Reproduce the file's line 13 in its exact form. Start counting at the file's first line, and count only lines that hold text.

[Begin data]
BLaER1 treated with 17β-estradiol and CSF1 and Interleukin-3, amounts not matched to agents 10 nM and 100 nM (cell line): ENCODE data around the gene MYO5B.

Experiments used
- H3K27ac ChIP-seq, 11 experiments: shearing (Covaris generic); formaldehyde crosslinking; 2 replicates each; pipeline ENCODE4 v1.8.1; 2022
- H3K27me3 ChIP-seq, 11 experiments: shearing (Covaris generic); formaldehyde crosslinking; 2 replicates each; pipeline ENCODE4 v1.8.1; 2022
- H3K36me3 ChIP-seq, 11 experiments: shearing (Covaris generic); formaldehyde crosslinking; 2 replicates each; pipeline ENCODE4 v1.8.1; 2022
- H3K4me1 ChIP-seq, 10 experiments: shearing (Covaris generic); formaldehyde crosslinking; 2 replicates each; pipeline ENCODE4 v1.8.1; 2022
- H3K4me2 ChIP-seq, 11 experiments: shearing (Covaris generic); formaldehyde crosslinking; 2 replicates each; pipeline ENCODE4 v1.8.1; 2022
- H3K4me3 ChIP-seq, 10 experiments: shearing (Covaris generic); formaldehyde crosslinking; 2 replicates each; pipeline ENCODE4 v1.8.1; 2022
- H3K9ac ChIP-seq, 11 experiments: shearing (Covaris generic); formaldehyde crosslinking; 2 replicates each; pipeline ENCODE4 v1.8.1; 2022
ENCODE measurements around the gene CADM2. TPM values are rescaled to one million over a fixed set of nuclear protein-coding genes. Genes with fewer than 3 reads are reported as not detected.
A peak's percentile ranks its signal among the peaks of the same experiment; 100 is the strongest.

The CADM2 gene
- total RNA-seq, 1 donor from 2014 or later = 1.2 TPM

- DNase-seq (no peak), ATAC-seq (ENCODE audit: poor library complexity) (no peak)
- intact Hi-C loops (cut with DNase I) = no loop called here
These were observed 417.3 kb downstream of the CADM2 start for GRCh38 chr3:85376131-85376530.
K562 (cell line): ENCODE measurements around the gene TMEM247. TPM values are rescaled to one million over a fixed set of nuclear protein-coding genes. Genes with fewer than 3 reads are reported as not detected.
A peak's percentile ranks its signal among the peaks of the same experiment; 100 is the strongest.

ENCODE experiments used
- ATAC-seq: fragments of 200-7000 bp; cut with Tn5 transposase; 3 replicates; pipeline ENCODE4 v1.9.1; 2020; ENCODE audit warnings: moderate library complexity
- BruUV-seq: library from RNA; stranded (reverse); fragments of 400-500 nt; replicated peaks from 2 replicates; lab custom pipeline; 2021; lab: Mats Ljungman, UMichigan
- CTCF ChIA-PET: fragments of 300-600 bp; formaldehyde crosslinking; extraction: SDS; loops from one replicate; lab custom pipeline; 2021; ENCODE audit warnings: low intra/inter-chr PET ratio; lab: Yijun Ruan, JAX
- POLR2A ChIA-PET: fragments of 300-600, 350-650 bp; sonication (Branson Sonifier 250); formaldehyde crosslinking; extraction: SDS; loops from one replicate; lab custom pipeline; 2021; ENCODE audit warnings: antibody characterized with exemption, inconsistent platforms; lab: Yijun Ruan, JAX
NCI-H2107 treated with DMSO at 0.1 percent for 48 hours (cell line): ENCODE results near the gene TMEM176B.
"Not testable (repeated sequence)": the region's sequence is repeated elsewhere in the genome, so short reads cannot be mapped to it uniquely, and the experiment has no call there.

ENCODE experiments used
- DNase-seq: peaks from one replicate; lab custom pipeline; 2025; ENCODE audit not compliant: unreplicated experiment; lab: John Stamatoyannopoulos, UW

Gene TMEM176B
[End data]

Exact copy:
- total RNA-seq, 1 donor from 2014 or later = 1.2 TPM